|Location||Zambia and Tanzania|
The Kalambo Falls on the Kalambo River is a 772-foot (235 m) single-drop waterfall on the border of Zambia and Tanzania at the southeast end of Lake Tanganyika. The falls are some of the tallest uninterrupted falls in Africa (after South Africa's Tugela Falls, Ethiopia's Jin Bahir Falls and others). Downstream of the falls is the Kalambo Gorge, which has a width of about 1 km and a depth of up to 300 m, running for about 5 km before opening out into the Lake Tanganyika rift valley.
The falls were first seen by non-Africans in approximately 1913. The expedition which mapped the falls and the area around it was in 1928 and lead by Enid Gordon-Gallien. Initially it was assumed that the height of falls exceeded 300 m, but measurements in the 1920s gave a more modest result, above 200 m. Later measurements, in 1956, gave a result of 221 m. After this several more measurements have been made, each with slightly different results. The width of the falls is 3.6–18 m.
Kalambo Falls is also considered one of the most important archaeological sites in Africa, with occupation spanning over 250,000 years.
Archaeologically, Kalambo Falls is one of the most important sites in Africa. It has produced a sequence of past human activity stretching over more than two hundred and fifty thousand years, with evidence of continuous habitation since the Late Early Stone Age until modern times. It was first excavated in 1953 by John Desmond (J.D.) Clark who recognized archaeological activity around a small basin lake upstream of the falls. Excavations in 1953, 1956, 1959, and 1963 allowed Clark to make conclusions about the multiple different cultures inhabiting the area over thousands of years of time.
Pleistocene environmental reconstruction
J.D. Clark's work incorporated both questions of the cultures who lived at the Kalambo Falls site as well as what their environment was like during times of occupation. Using plant (floral) and pollen analyses, Clark was able to conduct the process of paleoenvironmental reconstruction. By studying pollen that settled on the earth during different environmental settings, Clark was able to form a general idea of what ecological factors affected the Kalambo Falls region at different times. In order to do this, Clark used a tool for drawing out sediment cores in order to observe and analyse the different layers below the surface of the earth today. He separated these layers into 6 different spectra, labeled zones U through Z. The law of superposition is important to note when discussing sedimentary layers; this law states that more recent layers of soil dispersal will overlie older ones.
Zone U The bottom of Clark's core sample is the oldest layer. Pollen samples collected indicate that swamp vegetation and an abundance of grass grew on the Kalambo River. The tests also indicated that the surrounding woodland grew during dry and hot climates. Clark concludes that the ground-water levels must have been high in order for a swamp and fringing, or riparian forest, to grow along the waters edge during a period of reduced rainfall.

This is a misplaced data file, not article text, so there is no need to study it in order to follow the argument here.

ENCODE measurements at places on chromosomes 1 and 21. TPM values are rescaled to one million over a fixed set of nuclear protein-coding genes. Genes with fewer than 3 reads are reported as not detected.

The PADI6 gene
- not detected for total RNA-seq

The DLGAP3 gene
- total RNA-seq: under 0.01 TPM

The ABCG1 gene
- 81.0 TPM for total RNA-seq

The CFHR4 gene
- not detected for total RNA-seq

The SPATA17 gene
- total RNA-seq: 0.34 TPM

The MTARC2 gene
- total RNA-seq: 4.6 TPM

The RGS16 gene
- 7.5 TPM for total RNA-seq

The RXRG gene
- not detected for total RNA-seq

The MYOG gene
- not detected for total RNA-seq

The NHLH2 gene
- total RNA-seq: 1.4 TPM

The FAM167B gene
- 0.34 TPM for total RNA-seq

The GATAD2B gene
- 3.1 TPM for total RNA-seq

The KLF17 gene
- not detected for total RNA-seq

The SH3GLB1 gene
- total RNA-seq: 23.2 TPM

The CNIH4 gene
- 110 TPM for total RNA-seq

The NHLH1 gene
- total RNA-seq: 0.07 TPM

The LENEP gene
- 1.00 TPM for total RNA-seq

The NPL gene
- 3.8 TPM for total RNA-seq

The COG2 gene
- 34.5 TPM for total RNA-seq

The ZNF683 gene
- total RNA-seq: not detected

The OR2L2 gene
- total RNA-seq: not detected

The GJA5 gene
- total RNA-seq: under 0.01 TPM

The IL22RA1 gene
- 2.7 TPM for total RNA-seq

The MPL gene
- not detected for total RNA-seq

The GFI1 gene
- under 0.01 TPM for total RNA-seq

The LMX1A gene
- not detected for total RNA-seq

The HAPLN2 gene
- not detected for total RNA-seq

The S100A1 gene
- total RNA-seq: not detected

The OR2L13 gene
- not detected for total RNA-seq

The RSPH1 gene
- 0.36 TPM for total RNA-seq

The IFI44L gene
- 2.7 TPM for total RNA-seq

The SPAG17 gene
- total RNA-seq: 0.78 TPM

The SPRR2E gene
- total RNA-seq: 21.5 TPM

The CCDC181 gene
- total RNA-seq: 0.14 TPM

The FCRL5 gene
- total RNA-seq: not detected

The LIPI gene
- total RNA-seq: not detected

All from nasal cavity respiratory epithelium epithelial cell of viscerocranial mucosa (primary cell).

Zone V Pollen collected from the next zone indicate an identical environment with the swamp and woodland vegetation that was not affected by climate conditions, such as the drop of 3° Celsius (C) in the area.
Zone W Pollen of plants that grow in more open areas with more rainfall were taken from Zone W. This indicates an increase in rainfall to about 75–100 cm and a woodland with an open canopy to allow that rainfall to reach the ground below.
Zone X Clark indicates that the study of this zone was only on one sample drawn from the soil below, so the conclusions are not finite in his study. Plants indicated show a fringing forest that was poorly developed with a very open woodland. Within these woodland conditions, there seems to be an influence of evergreen elements that emerged.
Zone Y Clark was able to date this zone to approximately 27,000 to 30,000 years ago, because conditions were comparable to those dated in European soils from this time. Evidence of an increase in rainfall and a temperature drop of 4.1 °C with a fringing forest that was well developed with the return of swamp plants is indicated in the pollen collected.
Zone Z The final zone indicates a much poorer fringing forest and a reduced shift of vegetation growth at the time.
Culture history of the site
Early Stone Age
The Early Stone Age is described by Barham and Mitchell as the time period where the ancient ancestors of Homo sapiens sapiens first emerged, branching from the Australopithecus afarensis, evolving into Homo habilis and then Homo erectus 2.6 million years ago to 280,000 years ago. Archaeologists hypothesize that the technological progression over time can be examined in the morphological characteristics of tools that are associated with different eras of habitation. The earliest identified stone tools, made by Homo habilis are known as Oldowan tools, and they consist of the basic large pounding stones and small pebble flakes, known as Mode 1 technology. As time progressed and Homo habilis evolved into Homo erectus, so did the technology as more specialized stone tools were being developed, even tools that were used for making other tools, Mode 2 and 3 technologies.
These Late Acheulean stone tools, along with hearths and well-preserved organic objects were found at Kalambo Falls and documented by JD Clark. These organic artifacts collected included a wooden club and digging sticks as well as the dietary evidence for fruit consumption. Tools excavated from Kalambo Gorge have been analyzed and OSL dating of quartzite within the soil context to between 500,000 and 50,000 years ago, with amino acid racemization dating the oldest artifacts to 100,000 years ago.
Middle Stone Age
During this time, the Acheulean industry of Kalambo Falls was superseded by the Sangoan culture. This shift is considered by Clark as a result of an ecological shift to a cooler and wetter climate. It is at this time in the archaeological record that the large, Acheulean handaxe disappears and is replaced by the core axe and chopping tools characteristic of Sangoan technologies. Heavy woodworking tools and small, notched and denticulated tools, collected by Clark, were dated to have been made before 41,000 BC. This rapid change is predicted to be a result of population movement during this time period, as the "Acheulean man" who lived in open settlements were replaced by a culture associated with Homo rhodesiensis found at Broken Hill, the Sangoan culture. Evidence of Sangoan habitation has been collected from less open Rock Shelters and Cave areas, possibly due to the persisting, wetter climate.